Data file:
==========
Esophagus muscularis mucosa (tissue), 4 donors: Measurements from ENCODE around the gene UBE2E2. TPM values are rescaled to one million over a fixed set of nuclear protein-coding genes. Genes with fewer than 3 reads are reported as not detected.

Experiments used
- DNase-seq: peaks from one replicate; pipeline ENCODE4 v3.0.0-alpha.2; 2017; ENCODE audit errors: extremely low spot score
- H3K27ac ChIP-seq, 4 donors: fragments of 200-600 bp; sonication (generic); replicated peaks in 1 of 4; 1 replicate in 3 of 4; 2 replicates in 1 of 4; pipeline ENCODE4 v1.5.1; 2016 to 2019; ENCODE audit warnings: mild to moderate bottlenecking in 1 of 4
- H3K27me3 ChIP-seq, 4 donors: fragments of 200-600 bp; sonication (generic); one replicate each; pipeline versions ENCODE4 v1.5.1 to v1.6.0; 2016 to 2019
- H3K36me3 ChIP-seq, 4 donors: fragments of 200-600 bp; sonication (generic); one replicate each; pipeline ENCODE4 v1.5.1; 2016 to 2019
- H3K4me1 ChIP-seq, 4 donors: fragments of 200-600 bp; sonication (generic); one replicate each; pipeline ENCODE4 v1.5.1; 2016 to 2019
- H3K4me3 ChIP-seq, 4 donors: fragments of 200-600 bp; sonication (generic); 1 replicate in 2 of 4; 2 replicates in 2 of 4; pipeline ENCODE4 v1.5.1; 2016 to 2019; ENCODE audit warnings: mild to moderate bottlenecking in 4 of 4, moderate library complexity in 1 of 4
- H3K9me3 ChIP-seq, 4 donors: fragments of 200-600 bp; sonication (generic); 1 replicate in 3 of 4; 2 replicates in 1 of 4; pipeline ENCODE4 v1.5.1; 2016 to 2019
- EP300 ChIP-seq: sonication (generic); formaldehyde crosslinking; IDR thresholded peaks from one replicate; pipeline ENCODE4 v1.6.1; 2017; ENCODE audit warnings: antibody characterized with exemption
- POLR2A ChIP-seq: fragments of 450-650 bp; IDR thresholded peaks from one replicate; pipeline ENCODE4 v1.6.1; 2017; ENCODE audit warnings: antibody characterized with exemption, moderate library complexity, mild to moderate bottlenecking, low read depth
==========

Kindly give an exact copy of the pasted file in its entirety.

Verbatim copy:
Esophagus muscularis mucosa (tissue), 4 donors: Measurements from ENCODE around the gene UBE2E2. TPM values are rescaled to one million over a fixed set of nuclear protein-coding genes. Genes with fewer than 3 reads are reported as not detected.

Experiments used
- DNase-seq: peaks from one replicate; pipeline ENCODE4 v3.0.0-alpha.2; 2017; ENCODE audit errors: extremely low spot score
- H3K27ac ChIP-seq, 4 donors: fragments of 200-600 bp; sonication (generic); replicated peaks in 1 of 4; 1 replicate in 3 of 4; 2 replicates in 1 of 4; pipeline ENCODE4 v1.5.1; 2016 to 2019; ENCODE audit warnings: mild to moderate bottlenecking in 1 of 4
- H3K27me3 ChIP-seq, 4 donors: fragments of 200-600 bp; sonication (generic); one replicate each; pipeline versions ENCODE4 v1.5.1 to v1.6.0; 2016 to 2019
- H3K36me3 ChIP-seq, 4 donors: fragments of 200-600 bp; sonication (generic); one replicate each; pipeline ENCODE4 v1.5.1; 2016 to 2019
- H3K4me1 ChIP-seq, 4 donors: fragments of 200-600 bp; sonication (generic); one replicate each; pipeline ENCODE4 v1.5.1; 2016 to 2019
- H3K4me3 ChIP-seq, 4 donors: fragments of 200-600 bp; sonication (generic); 1 replicate in 2 of 4; 2 replicates in 2 of 4; pipeline ENCODE4 v1.5.1; 2016 to 2019; ENCODE audit warnings: mild to moderate bottlenecking in 4 of 4, moderate library complexity in 1 of 4
- H3K9me3 ChIP-seq, 4 donors: fragments of 200-600 bp; sonication (generic); 1 replicate in 3 of 4; 2 replicates in 1 of 4; pipeline ENCODE4 v1.5.1; 2016 to 2019
- EP300 ChIP-seq: sonication (generic); formaldehyde crosslinking; IDR thresholded peaks from one replicate; pipeline ENCODE4 v1.6.1; 2017; ENCODE audit warnings: antibody characterized with exemption
- POLR2A ChIP-seq: fragments of 450-650 bp; IDR thresholded peaks from one replicate; pipeline ENCODE4 v1.6.1; 2017; ENCODE audit warnings: antibody characterized with exemption, moderate library complexity, mild to moderate bottlenecking, low read depth